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Serving Authentic Leadership at National Convention

 Serving Authentic Leadership at National Convention

 

The national FFA convention is a pinnacle event for many FFA members. Some prepare all year for the agriscience fair, career development events, or the opportunity to share their talent in the band or chorus. Whether they participate through the competitions or just by attending, many FFA members must work hard for the opportunity to come to Indianapolis.

Regardless of their reason to attend national convention, most students are excited to spend a few days away from their normal routine at school. So how can you, as an advisor, channel this excitement back to the classroom and ensure that the time away is a learning experience and not just an extended fall break?

Even for the students who aren’t developing their leadership skills as a competitor, delegate or performer, convention holds tangible opportunities to develop leadership skills and send students home with much more than a few days away from school. Members can learn about similarities and differences in the agriculture of their own state and other states, write an essay about how a motivational speaker will influence their leadership style, or apply etiquette in a downtown restaurant.

In the last three years, another opportunity has been developed for students to develop and apply their leadership skills. The National Days of Service consists of three days of community service activities, hosted by organizations in need in the greater Indianapolis area. “It’s a real lab where kids can develop an attitude of service and leadership for themselves,” said Jeff Adams, Lakota FFA Advisor in Ohio. He and his students have participated in the event all three years.

“It’s a significant part of their convention experience,” said Adams. During their first year, he and his students packed boxes at the Gleaner’s Food Bank. Adams said one student in particular was critical of people who would need such assistance, but after serving with other members for an afternoon and learning that the boxes were for elderly people in 29 Indiana counties, his perspective had changed to recognize a genuine need for charity.

In fact, Adams said his students are often the first to respond to needs at home. When their local Farm Bureau organized a group to harvest cabbage for a statewide food bank, his FFA members made up the most significant portion of the group, harvesting 21,000 pounds of cabbage on a rainy Friday. “My students jump at opportunities like this more than they ever have before,” he said.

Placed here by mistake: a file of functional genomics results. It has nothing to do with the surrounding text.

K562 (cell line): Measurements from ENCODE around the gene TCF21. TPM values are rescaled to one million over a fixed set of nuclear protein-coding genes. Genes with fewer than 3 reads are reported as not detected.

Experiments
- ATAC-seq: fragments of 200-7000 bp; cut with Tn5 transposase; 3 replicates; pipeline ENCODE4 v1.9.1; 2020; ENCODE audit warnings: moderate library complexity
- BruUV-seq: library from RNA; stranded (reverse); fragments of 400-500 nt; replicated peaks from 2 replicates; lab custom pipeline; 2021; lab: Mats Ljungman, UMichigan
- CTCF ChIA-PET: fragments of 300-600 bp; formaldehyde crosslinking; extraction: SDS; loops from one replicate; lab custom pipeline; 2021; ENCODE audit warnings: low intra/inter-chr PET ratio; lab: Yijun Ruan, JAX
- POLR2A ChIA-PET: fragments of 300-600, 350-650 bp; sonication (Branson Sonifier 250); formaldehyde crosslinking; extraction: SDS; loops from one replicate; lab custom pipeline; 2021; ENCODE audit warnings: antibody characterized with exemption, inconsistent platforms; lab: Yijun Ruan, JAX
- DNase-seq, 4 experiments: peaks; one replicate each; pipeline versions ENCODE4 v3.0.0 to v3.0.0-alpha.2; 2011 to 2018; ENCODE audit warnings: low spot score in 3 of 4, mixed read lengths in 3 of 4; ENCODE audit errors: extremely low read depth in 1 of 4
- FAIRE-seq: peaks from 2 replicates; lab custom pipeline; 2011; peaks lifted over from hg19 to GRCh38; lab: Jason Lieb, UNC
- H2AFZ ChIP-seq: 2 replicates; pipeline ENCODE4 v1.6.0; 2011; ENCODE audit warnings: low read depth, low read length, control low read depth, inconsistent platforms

Adams said the National Days of Service provides an opportunity for leadership development and supports the organization’s commitment to community service in an unprecedented way. “I’m just shocked that we didn’t start this 30 years ago,” he said.

In its third year, the 2008 National Days of Service coordinated 1,139 FFA members to take part in service activities at 10 sites in the Indianapolis metro area. Volunteer work provided by the FFA members was valued at more than $91,000 in actual savings to the host sites, which included Habitat for Humanity, Agape Therapeutic Riding and the Indianapolis Museum of Art, among others.

“The value is huge, not only in terms of personal giving back to the community, but the sense of leadership it creates in the students and their sense of self-worth, self-esteem,” said Damon Spight, national FFA program manager for the National Days of Service. “They leave Indianapolis with educational pieces and experiences that empower them to develop similar programs and integrate new ideas in something pre-existing.”

Spight said students can also strengthen their skills as they work alongside experts in the Indianapolis area, like home builders or master gardeners. It’s a sustainable model that students can repeat in their local communities, encouraging youth and adults to work together in the community.

It’s also leadership in action. Community members notice the desire to serve demonstrated by FFA members, as well. It’s why organizations like Toyota are willing to play a role in sponsoring the event each year.

“The impression left by our students is very memorable,” Spight said. “The resounding compliment is that students would not want to stop – they wanted to work through lunch to make sure their tasks were totally completed.”

Service opportunities range from landscaping and planting trees to mending fences and packing food boxes. Regardless of where students serve, the opportunity creates a one-of-a-kind leadership experience during the national FFA convention. Adams said that’s one of the best parts of the event; students with diverse strengths and skills are placed in a site that will suit some perfectly and challenge others to stretch.

“They actually give back to the community and complete an out of state experience,” Spight said. “They leave themselves rather than just taking away.”

The National Quality Program Standards for Secondary Agricultural Education says that one indication of a quality program is when students participate in FFA leadership and personal development activities/events above the local level. Whether you provide activities to follow up with each convention experience or participate in the National Days of Service, convention can be a time to create a unique leadership development opportunity for your students, school and community.